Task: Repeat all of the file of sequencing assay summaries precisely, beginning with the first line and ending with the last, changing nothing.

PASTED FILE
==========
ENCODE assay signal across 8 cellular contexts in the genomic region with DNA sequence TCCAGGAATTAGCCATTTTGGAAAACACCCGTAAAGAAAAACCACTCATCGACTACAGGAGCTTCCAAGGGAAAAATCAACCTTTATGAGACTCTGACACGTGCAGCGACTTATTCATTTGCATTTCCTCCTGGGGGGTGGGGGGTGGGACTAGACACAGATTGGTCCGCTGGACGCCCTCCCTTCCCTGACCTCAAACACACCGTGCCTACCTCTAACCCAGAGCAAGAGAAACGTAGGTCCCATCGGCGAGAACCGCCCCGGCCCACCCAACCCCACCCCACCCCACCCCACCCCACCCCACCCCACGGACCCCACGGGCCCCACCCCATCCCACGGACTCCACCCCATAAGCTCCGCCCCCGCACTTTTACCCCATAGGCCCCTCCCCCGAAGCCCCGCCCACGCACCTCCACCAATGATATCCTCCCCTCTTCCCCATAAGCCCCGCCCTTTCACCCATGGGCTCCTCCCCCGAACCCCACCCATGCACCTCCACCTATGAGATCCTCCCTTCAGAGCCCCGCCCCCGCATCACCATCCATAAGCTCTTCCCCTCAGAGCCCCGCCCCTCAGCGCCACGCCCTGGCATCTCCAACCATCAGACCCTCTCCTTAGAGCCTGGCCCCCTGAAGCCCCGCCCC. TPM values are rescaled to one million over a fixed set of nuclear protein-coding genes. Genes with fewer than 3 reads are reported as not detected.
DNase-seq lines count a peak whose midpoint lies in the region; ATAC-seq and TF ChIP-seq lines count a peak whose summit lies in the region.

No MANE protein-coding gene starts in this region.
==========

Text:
ENCODE assay signal across 8 cellular contexts in the genomic region with DNA sequence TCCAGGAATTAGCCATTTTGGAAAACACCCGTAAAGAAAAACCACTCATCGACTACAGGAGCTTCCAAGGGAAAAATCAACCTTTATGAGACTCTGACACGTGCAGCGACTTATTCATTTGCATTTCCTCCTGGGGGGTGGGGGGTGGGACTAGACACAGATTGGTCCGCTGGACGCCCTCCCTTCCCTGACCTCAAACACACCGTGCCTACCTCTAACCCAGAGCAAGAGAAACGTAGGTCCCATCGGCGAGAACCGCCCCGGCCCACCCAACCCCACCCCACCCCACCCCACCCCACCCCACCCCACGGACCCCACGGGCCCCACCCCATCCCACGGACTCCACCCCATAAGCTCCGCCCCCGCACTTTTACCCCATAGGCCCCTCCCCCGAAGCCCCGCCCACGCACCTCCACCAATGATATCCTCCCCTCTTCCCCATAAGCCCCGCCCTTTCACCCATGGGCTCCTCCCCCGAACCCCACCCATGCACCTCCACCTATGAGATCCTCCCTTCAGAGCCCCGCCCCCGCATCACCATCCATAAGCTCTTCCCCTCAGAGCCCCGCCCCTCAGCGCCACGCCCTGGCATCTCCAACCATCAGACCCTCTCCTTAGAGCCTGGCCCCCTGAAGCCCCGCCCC. TPM values are rescaled to one million over a fixed set of nuclear protein-coding genes. Genes with fewer than 3 reads are reported as not detected.
DNase-seq lines count a peak whose midpoint lies in the region; ATAC-seq and TF ChIP-seq lines count a peak whose summit lies in the region.

No MANE protein-coding gene starts in this region.